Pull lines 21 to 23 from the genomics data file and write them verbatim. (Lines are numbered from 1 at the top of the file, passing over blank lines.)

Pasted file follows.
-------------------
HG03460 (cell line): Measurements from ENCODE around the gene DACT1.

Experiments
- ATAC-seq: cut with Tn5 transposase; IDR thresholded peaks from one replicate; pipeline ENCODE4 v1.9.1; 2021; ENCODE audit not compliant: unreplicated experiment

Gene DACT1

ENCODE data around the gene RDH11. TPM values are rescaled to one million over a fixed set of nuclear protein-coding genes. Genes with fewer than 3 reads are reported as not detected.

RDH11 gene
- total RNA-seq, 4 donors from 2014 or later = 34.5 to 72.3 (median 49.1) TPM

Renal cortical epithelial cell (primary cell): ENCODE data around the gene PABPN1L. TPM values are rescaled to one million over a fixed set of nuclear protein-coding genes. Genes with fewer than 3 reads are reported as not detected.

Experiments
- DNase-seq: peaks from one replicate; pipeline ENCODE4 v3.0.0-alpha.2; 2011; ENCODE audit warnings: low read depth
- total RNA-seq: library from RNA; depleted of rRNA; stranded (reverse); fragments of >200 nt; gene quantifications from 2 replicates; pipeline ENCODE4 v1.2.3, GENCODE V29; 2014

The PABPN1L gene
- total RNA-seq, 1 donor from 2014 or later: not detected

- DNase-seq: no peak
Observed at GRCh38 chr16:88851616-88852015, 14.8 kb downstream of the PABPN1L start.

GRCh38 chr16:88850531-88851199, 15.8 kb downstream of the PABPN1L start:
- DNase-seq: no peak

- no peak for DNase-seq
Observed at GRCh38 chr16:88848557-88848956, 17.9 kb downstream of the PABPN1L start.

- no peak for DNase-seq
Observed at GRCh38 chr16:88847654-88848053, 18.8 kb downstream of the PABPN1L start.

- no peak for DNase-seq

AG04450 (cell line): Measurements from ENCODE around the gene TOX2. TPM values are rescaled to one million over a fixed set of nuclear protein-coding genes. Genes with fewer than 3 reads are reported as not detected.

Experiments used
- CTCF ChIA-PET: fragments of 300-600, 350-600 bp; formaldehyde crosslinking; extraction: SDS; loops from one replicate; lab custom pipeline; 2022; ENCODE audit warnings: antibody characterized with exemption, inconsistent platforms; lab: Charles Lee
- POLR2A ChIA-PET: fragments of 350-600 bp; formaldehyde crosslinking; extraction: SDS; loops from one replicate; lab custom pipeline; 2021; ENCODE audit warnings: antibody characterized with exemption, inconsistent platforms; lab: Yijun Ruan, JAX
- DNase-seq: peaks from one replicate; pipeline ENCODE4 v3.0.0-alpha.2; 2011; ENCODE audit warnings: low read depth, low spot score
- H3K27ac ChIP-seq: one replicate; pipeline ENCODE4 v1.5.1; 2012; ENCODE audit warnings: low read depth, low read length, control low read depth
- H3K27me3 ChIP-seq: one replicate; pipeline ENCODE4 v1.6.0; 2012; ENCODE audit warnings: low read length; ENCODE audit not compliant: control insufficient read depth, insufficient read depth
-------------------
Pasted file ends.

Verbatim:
Observed at GRCh38 chr16:88847654-88848053, 18.8 kb downstream of the PABPN1L start.

- no peak for DNase-seq

AG04450 (cell line): Measurements from ENCODE around the gene TOX2. TPM values are rescaled to one million over a fixed set of nuclear protein-coding genes. Genes with fewer than 3 reads are reported as not detected.